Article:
Google map of the Cadotte Post site with overlay of Douglas Birk’s 1972 sketch and an approximation of the location of the survey grid.
Sketch showing the approximate boundaries of the contested zone between the Ojibwe and the Dakota in the late 1700s.
Sketch showing the approximate boundaries of the contested zone between the Ojibwe and the Dakota in the late 1700s.

Turning Point

As cold weather arrives in late 1791, Jean-Baptiste Cadotte and a trading party build a trading post on the east bank of the Crow Wing River, close to its intersection with the Leaf River.

Chronology

1792

French fur trader Jean-Baptiste Cadotte camps for the winter on the east bank of the Crow Wing River opposite the mouth of the Leaf River.

1852

Ojibwe historian William Warren collects oral histories about Cadotte’s post.

1902

The Potlatch Corporation is established and begins logging in central Minnesota.

1968

Wadena County acquires the property for development as a park.

Prior to 1972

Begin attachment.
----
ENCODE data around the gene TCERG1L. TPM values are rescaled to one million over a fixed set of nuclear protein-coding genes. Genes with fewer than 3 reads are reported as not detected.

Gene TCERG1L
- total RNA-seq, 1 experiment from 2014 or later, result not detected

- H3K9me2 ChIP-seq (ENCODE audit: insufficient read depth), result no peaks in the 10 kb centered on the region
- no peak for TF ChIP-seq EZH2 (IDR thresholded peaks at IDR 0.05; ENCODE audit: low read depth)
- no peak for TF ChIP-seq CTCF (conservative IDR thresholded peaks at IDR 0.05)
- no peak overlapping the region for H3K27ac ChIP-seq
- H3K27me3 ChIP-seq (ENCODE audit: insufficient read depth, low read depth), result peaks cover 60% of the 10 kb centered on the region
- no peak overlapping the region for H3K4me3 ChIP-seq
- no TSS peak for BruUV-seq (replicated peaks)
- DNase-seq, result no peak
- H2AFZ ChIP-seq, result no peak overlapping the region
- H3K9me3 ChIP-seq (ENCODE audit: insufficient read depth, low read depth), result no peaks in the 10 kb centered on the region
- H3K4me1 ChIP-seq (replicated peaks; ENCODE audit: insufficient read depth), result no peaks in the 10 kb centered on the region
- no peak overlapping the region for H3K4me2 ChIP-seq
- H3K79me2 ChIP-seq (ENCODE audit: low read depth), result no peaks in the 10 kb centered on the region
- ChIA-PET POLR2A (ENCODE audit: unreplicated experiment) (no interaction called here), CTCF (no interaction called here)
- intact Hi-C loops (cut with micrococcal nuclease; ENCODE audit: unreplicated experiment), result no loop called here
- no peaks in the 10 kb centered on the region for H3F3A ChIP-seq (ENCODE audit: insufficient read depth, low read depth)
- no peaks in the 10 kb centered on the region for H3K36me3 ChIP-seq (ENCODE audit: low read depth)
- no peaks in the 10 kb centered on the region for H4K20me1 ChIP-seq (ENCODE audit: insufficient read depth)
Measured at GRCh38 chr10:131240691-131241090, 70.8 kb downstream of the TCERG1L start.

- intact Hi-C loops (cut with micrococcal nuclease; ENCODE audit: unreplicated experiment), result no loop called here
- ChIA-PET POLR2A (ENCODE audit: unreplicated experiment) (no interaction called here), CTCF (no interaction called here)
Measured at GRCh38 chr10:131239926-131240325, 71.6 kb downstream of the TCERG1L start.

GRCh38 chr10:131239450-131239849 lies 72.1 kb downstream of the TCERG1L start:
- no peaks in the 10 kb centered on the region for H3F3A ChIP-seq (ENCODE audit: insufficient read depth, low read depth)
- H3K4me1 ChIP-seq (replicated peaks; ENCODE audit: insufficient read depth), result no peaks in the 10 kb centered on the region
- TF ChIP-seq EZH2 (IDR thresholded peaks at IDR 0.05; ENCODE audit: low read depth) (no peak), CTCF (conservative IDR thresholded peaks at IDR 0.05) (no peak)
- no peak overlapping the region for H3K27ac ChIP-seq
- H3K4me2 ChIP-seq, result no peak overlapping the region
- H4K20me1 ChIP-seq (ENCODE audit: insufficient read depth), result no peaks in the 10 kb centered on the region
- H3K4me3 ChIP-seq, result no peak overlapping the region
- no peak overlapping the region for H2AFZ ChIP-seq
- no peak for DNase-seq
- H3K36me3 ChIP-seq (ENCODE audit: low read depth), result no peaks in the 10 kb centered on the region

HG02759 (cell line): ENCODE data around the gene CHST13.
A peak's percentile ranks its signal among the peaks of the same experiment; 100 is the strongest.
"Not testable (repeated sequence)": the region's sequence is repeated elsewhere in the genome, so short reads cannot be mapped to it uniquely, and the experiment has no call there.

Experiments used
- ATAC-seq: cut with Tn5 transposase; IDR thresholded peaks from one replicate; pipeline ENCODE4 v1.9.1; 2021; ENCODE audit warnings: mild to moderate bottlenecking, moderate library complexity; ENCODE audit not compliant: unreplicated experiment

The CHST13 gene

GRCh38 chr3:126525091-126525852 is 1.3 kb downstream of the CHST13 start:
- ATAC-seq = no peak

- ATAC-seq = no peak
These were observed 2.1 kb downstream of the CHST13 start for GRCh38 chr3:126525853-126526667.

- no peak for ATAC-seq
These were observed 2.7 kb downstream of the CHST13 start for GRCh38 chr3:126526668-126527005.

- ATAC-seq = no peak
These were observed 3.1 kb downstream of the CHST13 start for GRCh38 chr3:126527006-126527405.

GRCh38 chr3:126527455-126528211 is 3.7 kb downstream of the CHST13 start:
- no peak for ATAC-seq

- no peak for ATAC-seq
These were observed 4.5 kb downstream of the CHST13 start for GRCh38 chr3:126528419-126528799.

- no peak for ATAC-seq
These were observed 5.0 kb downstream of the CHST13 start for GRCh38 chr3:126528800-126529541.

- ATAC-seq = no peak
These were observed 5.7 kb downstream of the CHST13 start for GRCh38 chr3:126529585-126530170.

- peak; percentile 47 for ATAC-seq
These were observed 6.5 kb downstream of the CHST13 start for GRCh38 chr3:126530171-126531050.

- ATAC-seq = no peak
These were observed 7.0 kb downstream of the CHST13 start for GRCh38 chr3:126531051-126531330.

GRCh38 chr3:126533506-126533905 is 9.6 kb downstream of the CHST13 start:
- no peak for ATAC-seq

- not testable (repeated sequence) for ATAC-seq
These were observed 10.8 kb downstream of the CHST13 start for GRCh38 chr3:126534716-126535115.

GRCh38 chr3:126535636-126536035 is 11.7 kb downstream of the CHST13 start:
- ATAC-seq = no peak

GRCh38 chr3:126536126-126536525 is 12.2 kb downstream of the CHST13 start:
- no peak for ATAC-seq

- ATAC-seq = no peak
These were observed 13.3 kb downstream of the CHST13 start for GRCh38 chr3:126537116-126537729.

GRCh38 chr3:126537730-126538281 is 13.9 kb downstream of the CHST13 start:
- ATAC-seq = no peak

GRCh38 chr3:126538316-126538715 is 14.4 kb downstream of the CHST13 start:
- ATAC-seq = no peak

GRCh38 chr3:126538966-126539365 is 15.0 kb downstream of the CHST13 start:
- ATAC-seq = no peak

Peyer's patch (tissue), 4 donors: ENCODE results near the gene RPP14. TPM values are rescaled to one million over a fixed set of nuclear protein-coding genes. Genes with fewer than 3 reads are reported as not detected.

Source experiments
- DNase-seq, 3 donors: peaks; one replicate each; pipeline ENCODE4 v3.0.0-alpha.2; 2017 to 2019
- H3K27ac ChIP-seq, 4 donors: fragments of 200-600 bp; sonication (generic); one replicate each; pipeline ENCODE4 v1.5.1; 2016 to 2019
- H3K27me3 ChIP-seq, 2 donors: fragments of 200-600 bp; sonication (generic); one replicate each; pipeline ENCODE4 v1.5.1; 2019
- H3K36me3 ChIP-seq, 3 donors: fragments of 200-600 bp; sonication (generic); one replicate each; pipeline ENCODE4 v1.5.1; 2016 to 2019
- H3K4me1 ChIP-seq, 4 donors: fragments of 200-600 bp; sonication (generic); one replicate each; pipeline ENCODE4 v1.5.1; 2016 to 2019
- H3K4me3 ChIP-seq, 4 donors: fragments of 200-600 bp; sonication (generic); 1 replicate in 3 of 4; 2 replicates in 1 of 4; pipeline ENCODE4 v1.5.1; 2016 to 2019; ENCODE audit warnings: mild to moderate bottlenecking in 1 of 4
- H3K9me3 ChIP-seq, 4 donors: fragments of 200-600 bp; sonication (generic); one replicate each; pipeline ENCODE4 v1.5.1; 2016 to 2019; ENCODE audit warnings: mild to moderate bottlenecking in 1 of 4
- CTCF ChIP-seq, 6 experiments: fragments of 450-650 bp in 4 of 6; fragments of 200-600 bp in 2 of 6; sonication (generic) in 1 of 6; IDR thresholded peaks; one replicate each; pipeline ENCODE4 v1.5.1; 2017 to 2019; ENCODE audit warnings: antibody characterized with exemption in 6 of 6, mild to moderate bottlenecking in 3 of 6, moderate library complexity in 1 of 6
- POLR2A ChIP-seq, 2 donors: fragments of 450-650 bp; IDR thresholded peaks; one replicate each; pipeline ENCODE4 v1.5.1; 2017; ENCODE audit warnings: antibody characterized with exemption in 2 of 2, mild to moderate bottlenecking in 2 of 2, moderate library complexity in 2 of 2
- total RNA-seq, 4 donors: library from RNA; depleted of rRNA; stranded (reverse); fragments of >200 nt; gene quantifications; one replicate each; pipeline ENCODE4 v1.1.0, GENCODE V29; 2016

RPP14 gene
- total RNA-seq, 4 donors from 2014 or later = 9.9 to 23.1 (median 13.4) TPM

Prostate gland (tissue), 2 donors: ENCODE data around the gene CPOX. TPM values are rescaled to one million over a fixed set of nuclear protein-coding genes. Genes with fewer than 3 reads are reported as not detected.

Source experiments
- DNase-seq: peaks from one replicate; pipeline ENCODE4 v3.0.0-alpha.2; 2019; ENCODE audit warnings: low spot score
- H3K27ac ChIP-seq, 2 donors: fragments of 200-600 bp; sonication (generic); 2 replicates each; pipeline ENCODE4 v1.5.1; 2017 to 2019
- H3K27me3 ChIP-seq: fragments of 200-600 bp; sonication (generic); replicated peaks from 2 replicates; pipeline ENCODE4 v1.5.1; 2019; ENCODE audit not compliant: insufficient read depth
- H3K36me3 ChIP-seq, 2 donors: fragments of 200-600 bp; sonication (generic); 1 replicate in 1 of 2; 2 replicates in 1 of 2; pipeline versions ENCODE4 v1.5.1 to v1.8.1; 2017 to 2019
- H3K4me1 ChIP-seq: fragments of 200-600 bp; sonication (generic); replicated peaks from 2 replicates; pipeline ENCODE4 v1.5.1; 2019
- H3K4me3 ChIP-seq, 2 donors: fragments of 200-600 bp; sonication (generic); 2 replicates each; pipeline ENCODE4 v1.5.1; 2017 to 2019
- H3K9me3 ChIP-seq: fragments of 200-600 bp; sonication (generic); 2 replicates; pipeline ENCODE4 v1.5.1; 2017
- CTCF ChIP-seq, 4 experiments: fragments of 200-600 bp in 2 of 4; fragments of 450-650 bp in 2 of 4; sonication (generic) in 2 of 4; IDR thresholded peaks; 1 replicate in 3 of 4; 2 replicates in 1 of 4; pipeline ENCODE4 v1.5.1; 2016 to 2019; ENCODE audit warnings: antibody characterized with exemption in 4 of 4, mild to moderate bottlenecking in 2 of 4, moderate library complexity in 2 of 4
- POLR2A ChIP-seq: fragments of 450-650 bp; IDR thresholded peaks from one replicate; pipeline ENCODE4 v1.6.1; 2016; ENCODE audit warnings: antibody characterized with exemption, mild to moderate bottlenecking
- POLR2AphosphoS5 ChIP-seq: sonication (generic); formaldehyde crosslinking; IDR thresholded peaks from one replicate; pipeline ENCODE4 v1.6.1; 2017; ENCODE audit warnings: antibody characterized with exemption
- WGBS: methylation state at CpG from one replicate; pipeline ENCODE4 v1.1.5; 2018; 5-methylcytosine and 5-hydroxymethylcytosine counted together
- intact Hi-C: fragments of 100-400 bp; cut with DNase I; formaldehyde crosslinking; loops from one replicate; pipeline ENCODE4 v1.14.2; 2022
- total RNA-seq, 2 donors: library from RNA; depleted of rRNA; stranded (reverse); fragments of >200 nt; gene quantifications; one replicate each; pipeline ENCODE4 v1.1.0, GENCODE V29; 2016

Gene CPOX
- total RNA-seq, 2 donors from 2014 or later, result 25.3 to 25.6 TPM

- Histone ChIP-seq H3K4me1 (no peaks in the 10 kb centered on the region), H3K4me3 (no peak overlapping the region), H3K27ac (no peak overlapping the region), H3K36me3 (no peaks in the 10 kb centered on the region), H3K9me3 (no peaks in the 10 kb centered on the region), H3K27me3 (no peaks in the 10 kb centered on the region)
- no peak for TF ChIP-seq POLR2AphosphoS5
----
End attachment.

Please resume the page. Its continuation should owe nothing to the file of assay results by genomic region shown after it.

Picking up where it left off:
A relic hunter using a metal detector removes several artifacts from the site, including knife blades, an awl point, scissors, and nails.

1972

Archaeologist Douglas Birk visits the site to survey it for the state historical society as a potential National Register property in the Mississippi Headwaters Region.

1973

The "Old Wadena Historic District" is listed on the National Register of Historic Places for its relevance to the history of agriculture, non-aboriginal archaeology, and transportation.

1992

The Institute for Minnesota Archaeology conducts a preliminary survey and assessment of the nearby Little Round Hill or “blacksmith” site at Old Wadena County Park.

2010

A team led by University of Minnesota professor Dr. Katherine Hayes survey tests the site of Cadotte's Post. Results indicate that further excavation is not warranted.